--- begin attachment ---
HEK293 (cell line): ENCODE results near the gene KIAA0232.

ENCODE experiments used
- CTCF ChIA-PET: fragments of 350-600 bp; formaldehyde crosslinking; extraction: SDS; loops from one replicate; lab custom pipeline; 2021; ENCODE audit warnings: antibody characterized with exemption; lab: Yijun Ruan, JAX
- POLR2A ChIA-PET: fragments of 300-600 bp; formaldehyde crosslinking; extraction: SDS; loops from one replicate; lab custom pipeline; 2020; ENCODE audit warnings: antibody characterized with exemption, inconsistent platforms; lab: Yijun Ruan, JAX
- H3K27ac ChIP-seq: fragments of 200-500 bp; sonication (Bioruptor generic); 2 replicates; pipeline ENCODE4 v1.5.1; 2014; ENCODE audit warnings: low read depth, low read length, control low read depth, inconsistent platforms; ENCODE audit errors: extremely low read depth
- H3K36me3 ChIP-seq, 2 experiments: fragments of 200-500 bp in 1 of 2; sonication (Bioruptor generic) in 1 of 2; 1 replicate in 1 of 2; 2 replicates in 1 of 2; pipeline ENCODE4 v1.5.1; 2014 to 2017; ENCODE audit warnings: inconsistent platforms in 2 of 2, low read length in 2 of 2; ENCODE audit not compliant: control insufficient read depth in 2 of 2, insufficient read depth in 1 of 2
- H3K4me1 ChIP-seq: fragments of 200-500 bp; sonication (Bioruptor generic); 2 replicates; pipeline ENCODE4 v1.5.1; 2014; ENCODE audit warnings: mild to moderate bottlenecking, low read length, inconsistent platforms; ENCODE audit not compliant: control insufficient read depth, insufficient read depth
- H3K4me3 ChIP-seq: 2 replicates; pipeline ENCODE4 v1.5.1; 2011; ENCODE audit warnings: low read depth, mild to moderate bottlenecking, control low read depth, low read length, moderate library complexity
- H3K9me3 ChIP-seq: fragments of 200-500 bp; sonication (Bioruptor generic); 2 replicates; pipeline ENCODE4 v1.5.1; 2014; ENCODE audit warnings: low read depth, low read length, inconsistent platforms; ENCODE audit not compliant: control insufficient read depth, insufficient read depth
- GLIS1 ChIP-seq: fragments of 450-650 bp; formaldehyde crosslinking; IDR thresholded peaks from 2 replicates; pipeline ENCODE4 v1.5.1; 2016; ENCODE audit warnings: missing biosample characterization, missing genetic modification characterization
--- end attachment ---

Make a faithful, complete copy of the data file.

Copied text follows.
HEK293 (cell line): ENCODE results near the gene KIAA0232.

ENCODE experiments used
- CTCF ChIA-PET: fragments of 350-600 bp; formaldehyde crosslinking; extraction: SDS; loops from one replicate; lab custom pipeline; 2021; ENCODE audit warnings: antibody characterized with exemption; lab: Yijun Ruan, JAX
- POLR2A ChIA-PET: fragments of 300-600 bp; formaldehyde crosslinking; extraction: SDS; loops from one replicate; lab custom pipeline; 2020; ENCODE audit warnings: antibody characterized with exemption, inconsistent platforms; lab: Yijun Ruan, JAX
- H3K27ac ChIP-seq: fragments of 200-500 bp; sonication (Bioruptor generic); 2 replicates; pipeline ENCODE4 v1.5.1; 2014; ENCODE audit warnings: low read depth, low read length, control low read depth, inconsistent platforms; ENCODE audit errors: extremely low read depth
- H3K36me3 ChIP-seq, 2 experiments: fragments of 200-500 bp in 1 of 2; sonication (Bioruptor generic) in 1 of 2; 1 replicate in 1 of 2; 2 replicates in 1 of 2; pipeline ENCODE4 v1.5.1; 2014 to 2017; ENCODE audit warnings: inconsistent platforms in 2 of 2, low read length in 2 of 2; ENCODE audit not compliant: control insufficient read depth in 2 of 2, insufficient read depth in 1 of 2
- H3K4me1 ChIP-seq: fragments of 200-500 bp; sonication (Bioruptor generic); 2 replicates; pipeline ENCODE4 v1.5.1; 2014; ENCODE audit warnings: mild to moderate bottlenecking, low read length, inconsistent platforms; ENCODE audit not compliant: control insufficient read depth, insufficient read depth
- H3K4me3 ChIP-seq: 2 replicates; pipeline ENCODE4 v1.5.1; 2011; ENCODE audit warnings: low read depth, mild to moderate bottlenecking, control low read depth, low read length, moderate library complexity
- H3K9me3 ChIP-seq: fragments of 200-500 bp; sonication (Bioruptor generic); 2 replicates; pipeline ENCODE4 v1.5.1; 2014; ENCODE audit warnings: low read depth, low read length, inconsistent platforms; ENCODE audit not compliant: control insufficient read depth, insufficient read depth
- GLIS1 ChIP-seq: fragments of 450-650 bp; formaldehyde crosslinking; IDR thresholded peaks from 2 replicates; pipeline ENCODE4 v1.5.1; 2016; ENCODE audit warnings: missing biosample characterization, missing genetic modification characterization